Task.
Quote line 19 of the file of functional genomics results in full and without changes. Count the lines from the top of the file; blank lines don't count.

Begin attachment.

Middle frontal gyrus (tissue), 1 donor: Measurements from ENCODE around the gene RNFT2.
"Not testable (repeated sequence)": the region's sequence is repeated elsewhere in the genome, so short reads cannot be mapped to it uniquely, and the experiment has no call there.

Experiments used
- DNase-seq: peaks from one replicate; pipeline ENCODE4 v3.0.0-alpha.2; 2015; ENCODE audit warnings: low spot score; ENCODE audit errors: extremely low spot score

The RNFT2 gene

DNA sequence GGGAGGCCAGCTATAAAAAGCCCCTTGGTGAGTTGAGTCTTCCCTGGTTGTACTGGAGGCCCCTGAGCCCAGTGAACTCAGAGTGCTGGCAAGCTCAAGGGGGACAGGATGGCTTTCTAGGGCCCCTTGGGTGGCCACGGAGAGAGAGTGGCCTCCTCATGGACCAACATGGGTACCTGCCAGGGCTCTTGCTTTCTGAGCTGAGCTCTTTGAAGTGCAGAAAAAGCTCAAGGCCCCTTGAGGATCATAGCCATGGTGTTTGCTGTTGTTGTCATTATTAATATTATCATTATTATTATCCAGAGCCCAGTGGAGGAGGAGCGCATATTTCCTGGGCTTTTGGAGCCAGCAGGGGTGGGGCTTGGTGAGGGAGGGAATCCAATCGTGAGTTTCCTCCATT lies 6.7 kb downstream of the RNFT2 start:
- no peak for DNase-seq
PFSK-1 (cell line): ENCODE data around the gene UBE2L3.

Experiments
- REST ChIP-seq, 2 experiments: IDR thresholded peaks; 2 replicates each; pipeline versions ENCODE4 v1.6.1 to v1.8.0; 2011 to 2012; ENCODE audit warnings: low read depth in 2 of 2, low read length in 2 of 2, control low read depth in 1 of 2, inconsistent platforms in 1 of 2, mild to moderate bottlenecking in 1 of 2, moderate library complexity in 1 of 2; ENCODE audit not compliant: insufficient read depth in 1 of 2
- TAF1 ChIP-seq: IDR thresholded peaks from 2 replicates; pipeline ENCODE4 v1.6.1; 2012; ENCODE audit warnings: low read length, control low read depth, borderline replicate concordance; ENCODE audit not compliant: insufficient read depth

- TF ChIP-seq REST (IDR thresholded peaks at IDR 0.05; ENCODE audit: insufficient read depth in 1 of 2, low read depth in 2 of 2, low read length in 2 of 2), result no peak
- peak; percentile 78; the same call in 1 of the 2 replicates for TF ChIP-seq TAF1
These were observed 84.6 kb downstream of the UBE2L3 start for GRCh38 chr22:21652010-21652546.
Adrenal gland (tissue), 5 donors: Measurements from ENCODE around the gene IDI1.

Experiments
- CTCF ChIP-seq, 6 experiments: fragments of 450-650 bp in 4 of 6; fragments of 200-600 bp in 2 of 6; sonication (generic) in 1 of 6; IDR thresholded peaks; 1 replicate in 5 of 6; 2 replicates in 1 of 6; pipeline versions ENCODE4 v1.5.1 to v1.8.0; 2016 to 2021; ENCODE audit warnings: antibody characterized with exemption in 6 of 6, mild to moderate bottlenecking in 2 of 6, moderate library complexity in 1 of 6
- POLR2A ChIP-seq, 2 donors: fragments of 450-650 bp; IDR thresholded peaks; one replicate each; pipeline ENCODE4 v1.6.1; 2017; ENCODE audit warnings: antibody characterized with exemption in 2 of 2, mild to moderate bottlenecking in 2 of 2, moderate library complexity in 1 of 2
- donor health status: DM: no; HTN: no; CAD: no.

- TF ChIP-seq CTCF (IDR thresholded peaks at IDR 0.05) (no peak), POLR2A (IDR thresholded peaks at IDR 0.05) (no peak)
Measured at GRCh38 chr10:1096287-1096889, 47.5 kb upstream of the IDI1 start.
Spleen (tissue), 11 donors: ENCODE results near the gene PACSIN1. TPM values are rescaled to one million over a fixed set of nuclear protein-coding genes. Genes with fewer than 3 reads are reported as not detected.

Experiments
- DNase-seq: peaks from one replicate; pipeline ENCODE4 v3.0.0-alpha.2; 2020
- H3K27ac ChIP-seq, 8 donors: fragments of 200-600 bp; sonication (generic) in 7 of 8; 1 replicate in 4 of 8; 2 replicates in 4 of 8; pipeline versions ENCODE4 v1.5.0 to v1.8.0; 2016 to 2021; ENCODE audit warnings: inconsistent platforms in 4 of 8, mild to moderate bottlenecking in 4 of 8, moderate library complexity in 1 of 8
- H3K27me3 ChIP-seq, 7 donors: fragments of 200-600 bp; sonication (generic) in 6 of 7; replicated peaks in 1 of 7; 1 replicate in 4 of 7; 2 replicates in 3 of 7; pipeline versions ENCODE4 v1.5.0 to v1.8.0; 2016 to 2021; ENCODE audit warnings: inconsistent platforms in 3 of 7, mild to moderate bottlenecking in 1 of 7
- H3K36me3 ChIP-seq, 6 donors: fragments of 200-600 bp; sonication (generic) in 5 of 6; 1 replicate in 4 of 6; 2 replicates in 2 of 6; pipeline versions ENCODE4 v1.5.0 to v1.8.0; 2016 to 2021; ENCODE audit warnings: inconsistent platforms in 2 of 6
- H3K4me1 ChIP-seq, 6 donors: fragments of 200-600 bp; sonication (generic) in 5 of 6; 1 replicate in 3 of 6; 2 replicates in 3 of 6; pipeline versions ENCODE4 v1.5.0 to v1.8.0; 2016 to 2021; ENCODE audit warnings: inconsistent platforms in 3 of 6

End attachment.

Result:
- donor health status: DM: no; HTN: no; CAD: no.